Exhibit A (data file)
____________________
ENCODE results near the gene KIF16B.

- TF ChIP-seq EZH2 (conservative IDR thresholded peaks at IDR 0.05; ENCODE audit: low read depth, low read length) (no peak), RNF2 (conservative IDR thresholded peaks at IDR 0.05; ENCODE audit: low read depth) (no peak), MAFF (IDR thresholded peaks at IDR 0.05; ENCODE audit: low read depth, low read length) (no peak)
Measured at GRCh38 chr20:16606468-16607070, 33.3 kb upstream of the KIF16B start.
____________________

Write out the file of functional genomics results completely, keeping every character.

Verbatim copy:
ENCODE results near the gene KIF16B.

- TF ChIP-seq EZH2 (conservative IDR thresholded peaks at IDR 0.05; ENCODE audit: low read depth, low read length) (no peak), RNF2 (conservative IDR thresholded peaks at IDR 0.05; ENCODE audit: low read depth) (no peak), MAFF (IDR thresholded peaks at IDR 0.05; ENCODE audit: low read depth, low read length) (no peak)
Measured at GRCh38 chr20:16606468-16607070, 33.3 kb upstream of the KIF16B start.